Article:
Vrai Rewatches Michiko & Hatchin

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Over the past month I got together for maybe the best podcast series Anime Feminist has put out so far–certainly the one I’m proudest of, and I say that having been proud to stand behind all the podcasts I’ve been part of for the site. My cohosts had fantastic insight into the series as women and enbies of color–it’s well worth listening for the discussion of police brutality, Brazil’s favelas, colorism, and double-standards re: WOC and sexuality.

I got to geek out about Sayo Yamamoto and Atsuko the magnificent disaster lesbian in between listening to the great discussion.

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[Link] The People’s Hero (Some People Not Included): The exclusion of queer viewers in LUPIN THE 3rd PART 5

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When I reviewed the premiere for LUPIN THE 3rd PART 5, I said I was disappointed to see that the franchise looked like it was sinking back into the slurry of mediocrity that characterized the late ‘90s and 2000s, interested only in updating the aesthetic sheen without tackling any of the franchise’s extremely outdated ideas (the movies, meanwhile, took all of the grimdark edge and none of the feminist themes from The Woman Called Fujiko Mine). Episode 2 seems to confirm those fears, making a joke out of marginalized fans rather than trying to sincerely include them.

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Vrai Watches Kill la Kill (Part 4)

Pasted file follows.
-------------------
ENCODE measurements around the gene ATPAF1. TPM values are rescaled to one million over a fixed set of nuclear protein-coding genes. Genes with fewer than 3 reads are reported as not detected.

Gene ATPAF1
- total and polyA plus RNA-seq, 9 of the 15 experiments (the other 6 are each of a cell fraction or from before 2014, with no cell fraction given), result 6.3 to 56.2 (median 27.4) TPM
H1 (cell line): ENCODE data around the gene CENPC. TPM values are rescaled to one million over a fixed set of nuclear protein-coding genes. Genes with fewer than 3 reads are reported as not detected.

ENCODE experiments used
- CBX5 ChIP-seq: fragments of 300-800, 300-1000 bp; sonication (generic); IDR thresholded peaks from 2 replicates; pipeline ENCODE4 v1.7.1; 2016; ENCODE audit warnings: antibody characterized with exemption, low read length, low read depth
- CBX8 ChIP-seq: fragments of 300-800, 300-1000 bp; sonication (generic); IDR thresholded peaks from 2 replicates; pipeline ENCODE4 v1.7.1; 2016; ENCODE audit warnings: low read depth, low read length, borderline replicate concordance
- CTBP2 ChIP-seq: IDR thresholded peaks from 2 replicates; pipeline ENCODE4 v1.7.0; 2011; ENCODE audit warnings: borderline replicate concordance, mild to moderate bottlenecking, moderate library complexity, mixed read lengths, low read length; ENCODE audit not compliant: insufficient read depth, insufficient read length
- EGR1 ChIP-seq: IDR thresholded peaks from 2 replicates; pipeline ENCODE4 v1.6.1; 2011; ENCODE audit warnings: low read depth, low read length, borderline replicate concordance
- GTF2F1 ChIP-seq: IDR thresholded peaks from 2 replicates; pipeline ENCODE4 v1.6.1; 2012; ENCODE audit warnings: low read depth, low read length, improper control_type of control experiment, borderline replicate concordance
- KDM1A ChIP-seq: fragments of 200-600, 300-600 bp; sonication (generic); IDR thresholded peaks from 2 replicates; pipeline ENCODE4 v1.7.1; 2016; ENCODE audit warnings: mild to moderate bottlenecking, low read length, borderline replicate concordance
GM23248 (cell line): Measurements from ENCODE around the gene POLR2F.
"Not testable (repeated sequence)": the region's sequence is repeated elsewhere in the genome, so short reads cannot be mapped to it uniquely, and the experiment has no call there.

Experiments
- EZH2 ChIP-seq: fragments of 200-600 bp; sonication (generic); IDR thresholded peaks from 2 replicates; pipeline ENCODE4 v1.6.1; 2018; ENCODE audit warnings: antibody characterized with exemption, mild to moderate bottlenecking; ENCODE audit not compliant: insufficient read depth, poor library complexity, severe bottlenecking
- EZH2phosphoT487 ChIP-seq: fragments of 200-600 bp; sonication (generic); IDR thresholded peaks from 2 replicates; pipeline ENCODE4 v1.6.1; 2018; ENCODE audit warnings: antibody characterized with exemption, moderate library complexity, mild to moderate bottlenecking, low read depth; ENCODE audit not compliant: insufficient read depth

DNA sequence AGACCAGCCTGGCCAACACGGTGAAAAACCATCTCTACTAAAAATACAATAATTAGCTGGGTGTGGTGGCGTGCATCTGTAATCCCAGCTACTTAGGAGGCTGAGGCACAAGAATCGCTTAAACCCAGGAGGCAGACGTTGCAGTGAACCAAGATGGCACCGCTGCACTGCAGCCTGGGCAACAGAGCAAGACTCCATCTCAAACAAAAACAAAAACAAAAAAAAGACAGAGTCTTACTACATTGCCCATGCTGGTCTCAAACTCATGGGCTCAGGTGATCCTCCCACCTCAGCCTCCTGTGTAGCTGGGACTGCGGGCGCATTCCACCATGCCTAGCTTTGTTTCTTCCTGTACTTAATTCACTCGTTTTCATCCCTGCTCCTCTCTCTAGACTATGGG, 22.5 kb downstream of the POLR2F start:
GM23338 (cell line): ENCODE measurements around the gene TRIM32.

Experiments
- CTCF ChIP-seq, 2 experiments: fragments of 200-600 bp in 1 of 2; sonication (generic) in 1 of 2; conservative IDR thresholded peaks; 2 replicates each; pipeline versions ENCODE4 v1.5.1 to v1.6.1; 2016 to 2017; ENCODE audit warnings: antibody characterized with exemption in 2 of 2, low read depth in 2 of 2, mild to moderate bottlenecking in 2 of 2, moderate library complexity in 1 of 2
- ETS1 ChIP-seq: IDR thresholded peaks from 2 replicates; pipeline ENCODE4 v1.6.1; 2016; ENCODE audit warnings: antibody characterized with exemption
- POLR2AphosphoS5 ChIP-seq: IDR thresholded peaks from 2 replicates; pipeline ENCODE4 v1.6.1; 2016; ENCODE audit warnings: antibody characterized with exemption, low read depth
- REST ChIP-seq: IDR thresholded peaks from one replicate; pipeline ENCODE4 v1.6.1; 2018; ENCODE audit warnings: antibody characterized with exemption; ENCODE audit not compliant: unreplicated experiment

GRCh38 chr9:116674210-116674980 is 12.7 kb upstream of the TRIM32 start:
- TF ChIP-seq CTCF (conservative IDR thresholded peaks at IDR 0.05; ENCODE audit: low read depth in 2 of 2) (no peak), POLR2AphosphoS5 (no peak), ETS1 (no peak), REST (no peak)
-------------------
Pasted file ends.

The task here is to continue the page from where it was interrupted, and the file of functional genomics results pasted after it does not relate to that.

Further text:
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I made it to the end, for better and worse. The short version? This is a real case of diamonds encased in shit, Ryumako is a good and canonical ship, the StuCo are cute kids, and if anyone tries to talk to me about this series in future without me bringing it up first I will melt them with fucking lasers, because this show has the most intolerable fanbase since Madoka and Evangelion.

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Spring 2018 Anime Premieres (Part 1)

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It’s that time again! The time of year when I don’t sleep and my schedule is completely wrecked by the need to have opinions about anime. I love it, I really do.

The season’s about half over, and there’s been a surprisingly good crop of potential. As always, I’ll have a one line blurb plus a link to my longer thoughts over at Anime Feminist.

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[Link] Kino is the non-binary protagonist we deserve

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Kino’s Journey (2003) is one of the great classics of anime: directed by the late Ryutaro Nakamura (Serial Experiments Lain) with his characteristic eye for negative space and eerie, melancholy sound design, the series is a quiet but purposeful sequence of short stories ranging from the fantastical to the mundane. All of them are about human nature, and as Kino meets various people, we learn a little more about why Kino is on that titular journey.

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